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CRYSTALENS® IOL vs. CK Comparison Chart ©


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  CRYSTALENS CK
Name Detail:

Crystalens by Eyeonics, also known as Accommodating IOL for Cataracts, Refractive Lens Exchange, CrystaLens, Crystal Lens, Crystal-Lens, Crysta-Lens.

Conductive Keratoplasty, also known as Near Vision CK.

Corrective Uses:

Lens replacement for cataracts, presbyopia and refractive lens disease; alternative to monovision with an IOL that can not accommodate.

Moderate farsightedness, astigmatism, presbyopia in patients over 40 or patients with previous lens implants (IOL).

Procedure Length:

15-45 minutes per eye. Usually only one eye is done at a time with the second eye done 3-8 days later.

Outpatient procedure. Laser treatment about 3 minutes per eye, with whole procedure taking about 15 minutes.

Procedural Notes:

Differs from monofocal IOLs by focusing near and far. The natural lens of the eye is removed and replaced with a single-focus accommodating IOL. The eyes' muscles actually move the lens to accommodate the change in focus.

Creates monovision, one eye for close vision, one eye for distance vision. Uses radio waves instead of a laser. Shrinks collagen in the outer edges of the cornea. Increases curvature of cornea. Appropriate for ages 40+. In presbyopia the non-dominant eye is correction for near-vision (monovision technique). Allows correction of -1.00 to -2.00 diopters. Is non-invasive. No alcohol is used.

Healing & Recovery:

Faster than CK, longer than with monovision IOL. Usually can drive, read and watch TV the next day. Distance recovery is immediate, computer distance takes 1 or more weeks for recovery, reading distance takes 1 or more weeks for recovery.

Visual fluctuations over the first two weeks. Fuzzy functional the next day. Light sensitivity the first week. Recovery slower than LASIK. Usually can return to work the next day.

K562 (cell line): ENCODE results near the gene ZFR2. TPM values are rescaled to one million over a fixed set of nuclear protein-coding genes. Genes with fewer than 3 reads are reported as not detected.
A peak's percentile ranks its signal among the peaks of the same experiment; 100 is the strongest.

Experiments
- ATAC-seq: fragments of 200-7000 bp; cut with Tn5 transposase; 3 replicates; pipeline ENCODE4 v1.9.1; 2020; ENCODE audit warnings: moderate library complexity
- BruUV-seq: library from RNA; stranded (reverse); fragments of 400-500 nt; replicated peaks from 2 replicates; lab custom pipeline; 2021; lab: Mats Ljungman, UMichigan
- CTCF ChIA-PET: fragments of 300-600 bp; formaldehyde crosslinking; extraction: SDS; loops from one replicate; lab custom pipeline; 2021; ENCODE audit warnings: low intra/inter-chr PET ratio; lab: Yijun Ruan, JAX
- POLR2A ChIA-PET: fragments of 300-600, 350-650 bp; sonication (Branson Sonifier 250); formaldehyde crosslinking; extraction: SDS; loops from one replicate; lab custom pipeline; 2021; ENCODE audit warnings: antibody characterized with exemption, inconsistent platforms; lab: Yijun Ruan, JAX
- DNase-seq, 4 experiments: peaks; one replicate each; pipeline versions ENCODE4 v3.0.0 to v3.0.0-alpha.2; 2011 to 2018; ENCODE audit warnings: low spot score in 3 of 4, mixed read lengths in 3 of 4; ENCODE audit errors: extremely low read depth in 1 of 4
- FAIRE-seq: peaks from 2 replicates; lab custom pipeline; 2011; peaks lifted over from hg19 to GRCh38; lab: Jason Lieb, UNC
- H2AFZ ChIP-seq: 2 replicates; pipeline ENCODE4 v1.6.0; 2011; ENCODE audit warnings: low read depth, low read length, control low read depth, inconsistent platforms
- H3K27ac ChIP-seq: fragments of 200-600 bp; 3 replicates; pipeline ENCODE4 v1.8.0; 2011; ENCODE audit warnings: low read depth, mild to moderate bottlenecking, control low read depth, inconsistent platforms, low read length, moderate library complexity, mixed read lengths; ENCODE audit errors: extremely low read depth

Benefits:

Long term outcomes are stable. Measurable improvement in accommodation. Vision quality comparable or superior to regular IOL. Best clarity of vision. Eyes focus similarly to natural focus. Good distance vision, good computer distance vision, good night vision and clarity. Provides the best night vision from among current available IOL procedures. Less improvement for reading range vision. Retains binocular vision.

Effects can last for two years or longer. Improvements are giving more stable results than in the past. Minimally invasive with fewer complications than other refractive error correction procedures. More effective monovision, less blurring than contact lenses or laser correction. Painless except for slight pressure sensation. For farsighted corrections, both eyes can be treated in same visit. Induced astigmatism usually temporary, resolving without treatment. Can be used to create monovision in presbyopic patients. Time will eventually reverse overcorrections.

Potential Drawbacks:

Has a limited range of accommodation allowing some ability to change focus, but accommodation is not fully restored. A few patients experience less accommodation after surgery if their natural accommodation was better than this procedure provides. The procedure is more difficult and requires a well experienced surgeon. More expensive than IOL. Some insurance pays only part or none of this higher technology. May take up to one year to adapt. May need reading glasses for smaller print.

Astigmatism can be a complication if induced by this procedure, and will usually worsen over one month, then resolve in 2-3 more months. Decreased depth perception with monovision. History of reverting to original vision-rate of loss about 1.00 diopter per 2-3 years. Procedure is not reversible. May need glasses or contact lenses for clarity in distance vision.

Indications for Procedure:

Cataract, presbyopia, people who need good night vision, people who don't mind using reading glasses.

Farsightedness, presbyopia, maximum 0.75 diopters astigmatism, age over 40, +0.75 - +3.25 diopters of refractive error.

Contradictions to Procedure: